The case of “Indiana” (1917) is particularly interesting. While Ballard MacDonald wrote the lyrics, the music was by James F. Hanley, who actually was from Indiana.  However, “Indiana” has musical and lyrical quotes from “On the Banks of the Wabash, Far Away” (1897), the state song of Indiana, by Terre Haute native Paul Dresser (original Dreiser; his brother was the novelist Theodore Dreiser).  And those lyrical quotes include all of the standard motifs moonlight, sycamores, and the Wabash – which are also quoted in Wabash Blues (1921), with lyrics by Dave Ringle from Brooklyn and music by Fred Meinken from Chicago.

Not only were so many writers not from the cities or states they were longing to return to, but neither were the performers.  Take Red McKenzie, my musical hero, vocalist and probably the finest jazz musician ever to play the comb.  Between the mid-1920s and mid-1930s he recorded “Arkansas Blues,” “Indiana,” “Georgia on My Mind,” and “Way Down Yonder in New Orleans” – but he in fact was from St. Louis himself.

These songs quickly became infamous for various reasons. For one thing, there were the racist overtones (or sometimes explicit racism) of “mammy” songs. The most noteworthy example may be “When It's Sleepy Time Down South.”  The song, full of cringeworthy images of darkies and mammies, was written (incongruously) in 1931 by three black songwriters, and was quickly adopted by Louis Armstrong as his theme song.  As Armstrong performed the song continually over the next three decades, he came to be dismissed as an “Uncle Tom” by the African-American community.  Beyond their racial elements, the cliched nature of these songs and their imagery was subject to attack or ridicule.  The stereotyped longing for a simplified, idyllic past that never was of course made for an easy target.  The situation was already so bad by 1922 that when the songwriting team of Henry Creamer and Turner Layton first published their standard “Way Down Yonder in New Orleans,” they subtitled it “A Southern Song, without A Mammy, A Mule, Or A Moon.”  But the year before they themselves had published a typical nostalgia song, “Dear Old Southland,” complete with mammy and mule.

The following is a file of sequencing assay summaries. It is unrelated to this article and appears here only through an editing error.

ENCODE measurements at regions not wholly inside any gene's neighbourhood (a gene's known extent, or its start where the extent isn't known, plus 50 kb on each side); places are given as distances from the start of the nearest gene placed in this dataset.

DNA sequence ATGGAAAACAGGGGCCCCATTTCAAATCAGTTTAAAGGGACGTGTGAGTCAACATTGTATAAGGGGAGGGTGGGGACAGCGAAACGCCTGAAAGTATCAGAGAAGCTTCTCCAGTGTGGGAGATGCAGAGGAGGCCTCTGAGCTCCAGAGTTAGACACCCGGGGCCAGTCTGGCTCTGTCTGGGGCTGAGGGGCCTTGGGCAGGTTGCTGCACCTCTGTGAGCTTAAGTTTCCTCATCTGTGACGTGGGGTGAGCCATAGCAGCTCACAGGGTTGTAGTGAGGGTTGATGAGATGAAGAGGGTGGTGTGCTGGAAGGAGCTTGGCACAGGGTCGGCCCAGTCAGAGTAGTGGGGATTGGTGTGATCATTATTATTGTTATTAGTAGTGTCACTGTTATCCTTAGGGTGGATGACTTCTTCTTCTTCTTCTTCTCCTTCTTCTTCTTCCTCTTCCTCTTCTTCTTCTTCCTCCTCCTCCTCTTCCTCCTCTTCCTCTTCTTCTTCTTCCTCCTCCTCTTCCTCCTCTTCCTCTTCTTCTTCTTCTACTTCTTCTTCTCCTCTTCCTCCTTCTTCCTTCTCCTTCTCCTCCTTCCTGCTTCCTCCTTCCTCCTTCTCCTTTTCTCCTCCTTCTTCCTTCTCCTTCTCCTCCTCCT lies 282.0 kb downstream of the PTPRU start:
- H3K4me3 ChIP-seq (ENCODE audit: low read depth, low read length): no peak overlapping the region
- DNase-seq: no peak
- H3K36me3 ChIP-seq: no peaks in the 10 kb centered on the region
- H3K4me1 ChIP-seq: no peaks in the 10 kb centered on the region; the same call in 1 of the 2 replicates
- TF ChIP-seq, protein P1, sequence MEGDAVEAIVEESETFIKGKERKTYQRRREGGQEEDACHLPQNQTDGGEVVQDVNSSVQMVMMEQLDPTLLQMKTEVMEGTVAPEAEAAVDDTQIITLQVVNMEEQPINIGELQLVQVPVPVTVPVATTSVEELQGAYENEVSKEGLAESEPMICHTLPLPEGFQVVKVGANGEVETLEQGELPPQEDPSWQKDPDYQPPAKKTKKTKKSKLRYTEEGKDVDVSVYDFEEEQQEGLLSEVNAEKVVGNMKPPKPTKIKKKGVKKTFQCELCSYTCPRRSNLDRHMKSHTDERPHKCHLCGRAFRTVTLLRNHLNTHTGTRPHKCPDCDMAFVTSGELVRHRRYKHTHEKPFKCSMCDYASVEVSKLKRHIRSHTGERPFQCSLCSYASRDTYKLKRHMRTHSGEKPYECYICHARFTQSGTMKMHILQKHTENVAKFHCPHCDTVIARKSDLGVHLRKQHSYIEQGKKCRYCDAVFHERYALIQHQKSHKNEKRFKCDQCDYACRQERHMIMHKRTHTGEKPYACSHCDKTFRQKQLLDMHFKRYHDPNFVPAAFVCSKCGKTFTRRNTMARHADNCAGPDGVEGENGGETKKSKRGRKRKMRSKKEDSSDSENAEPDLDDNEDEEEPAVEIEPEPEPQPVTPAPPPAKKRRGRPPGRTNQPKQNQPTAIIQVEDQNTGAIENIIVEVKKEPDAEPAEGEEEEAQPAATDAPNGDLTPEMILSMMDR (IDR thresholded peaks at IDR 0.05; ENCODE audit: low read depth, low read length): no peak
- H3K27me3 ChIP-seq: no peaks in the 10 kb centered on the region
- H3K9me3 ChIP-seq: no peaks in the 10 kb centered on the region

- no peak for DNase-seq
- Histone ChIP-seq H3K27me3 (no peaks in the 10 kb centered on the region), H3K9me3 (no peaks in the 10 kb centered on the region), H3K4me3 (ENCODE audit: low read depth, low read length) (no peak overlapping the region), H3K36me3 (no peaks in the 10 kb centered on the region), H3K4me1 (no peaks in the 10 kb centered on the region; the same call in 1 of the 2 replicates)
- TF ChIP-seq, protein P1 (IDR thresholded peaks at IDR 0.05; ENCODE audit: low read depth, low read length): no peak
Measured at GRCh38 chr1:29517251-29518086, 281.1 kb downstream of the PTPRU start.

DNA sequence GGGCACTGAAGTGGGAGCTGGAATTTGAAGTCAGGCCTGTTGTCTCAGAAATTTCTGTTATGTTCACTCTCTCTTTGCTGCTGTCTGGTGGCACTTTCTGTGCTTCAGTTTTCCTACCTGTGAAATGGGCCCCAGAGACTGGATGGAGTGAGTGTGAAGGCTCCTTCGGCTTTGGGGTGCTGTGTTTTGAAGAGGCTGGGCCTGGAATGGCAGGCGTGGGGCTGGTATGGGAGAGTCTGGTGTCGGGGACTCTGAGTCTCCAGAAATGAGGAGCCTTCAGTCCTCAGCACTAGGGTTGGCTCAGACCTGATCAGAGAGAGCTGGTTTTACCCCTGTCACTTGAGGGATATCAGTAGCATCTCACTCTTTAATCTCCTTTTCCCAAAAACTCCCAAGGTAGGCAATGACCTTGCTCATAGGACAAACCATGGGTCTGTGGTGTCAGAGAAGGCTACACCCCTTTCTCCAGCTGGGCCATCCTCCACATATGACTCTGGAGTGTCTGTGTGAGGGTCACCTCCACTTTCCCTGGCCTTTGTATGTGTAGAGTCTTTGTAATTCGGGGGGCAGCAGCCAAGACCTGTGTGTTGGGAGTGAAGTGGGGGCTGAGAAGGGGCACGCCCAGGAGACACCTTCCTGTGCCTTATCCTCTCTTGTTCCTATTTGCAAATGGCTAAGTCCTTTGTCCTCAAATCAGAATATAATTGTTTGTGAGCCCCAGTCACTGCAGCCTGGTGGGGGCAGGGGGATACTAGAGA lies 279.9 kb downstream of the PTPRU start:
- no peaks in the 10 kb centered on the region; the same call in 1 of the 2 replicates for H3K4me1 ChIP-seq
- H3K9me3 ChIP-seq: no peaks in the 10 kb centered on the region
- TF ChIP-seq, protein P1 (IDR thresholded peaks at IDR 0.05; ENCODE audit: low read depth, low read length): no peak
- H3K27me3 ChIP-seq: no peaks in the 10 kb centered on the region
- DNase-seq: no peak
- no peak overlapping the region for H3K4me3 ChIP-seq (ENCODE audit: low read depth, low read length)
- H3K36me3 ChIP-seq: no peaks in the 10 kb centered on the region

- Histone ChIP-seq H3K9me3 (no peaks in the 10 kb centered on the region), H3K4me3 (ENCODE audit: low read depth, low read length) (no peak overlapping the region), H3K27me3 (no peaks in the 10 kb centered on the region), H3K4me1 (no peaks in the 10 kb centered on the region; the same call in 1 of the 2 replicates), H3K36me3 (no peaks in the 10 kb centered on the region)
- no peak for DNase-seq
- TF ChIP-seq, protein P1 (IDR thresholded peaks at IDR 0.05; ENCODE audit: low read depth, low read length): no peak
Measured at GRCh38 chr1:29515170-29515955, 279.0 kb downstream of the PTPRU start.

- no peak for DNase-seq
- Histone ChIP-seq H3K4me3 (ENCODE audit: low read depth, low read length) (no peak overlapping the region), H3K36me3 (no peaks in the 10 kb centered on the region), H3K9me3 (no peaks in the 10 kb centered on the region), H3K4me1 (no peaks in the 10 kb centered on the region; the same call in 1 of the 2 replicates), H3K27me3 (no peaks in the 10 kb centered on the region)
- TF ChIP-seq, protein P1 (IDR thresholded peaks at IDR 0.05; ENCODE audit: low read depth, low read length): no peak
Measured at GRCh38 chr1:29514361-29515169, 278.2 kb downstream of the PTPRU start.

In case you, the reader, doubt my depiction of nostalgia songs as this formulaic, and doubt the images of sheet music covers before your eyes, you need only turn to the series of manuals from this period for writing popular songs.  In his How to Write a Popular Song (1906), songwriter Charles K. Harris identifies “home” or “mother” songs as one popular genre of the day, providing compositional tips, and including a rhyming dictionary at the end with handy rhymes for words like “moon” (croon, spoon, swoon, lampoon, octoroon?). Ten years later, E.M. Wickes in Writing the Popular Song provided more detail about the nature of titles and lyrics for what he called “rustic ballads”: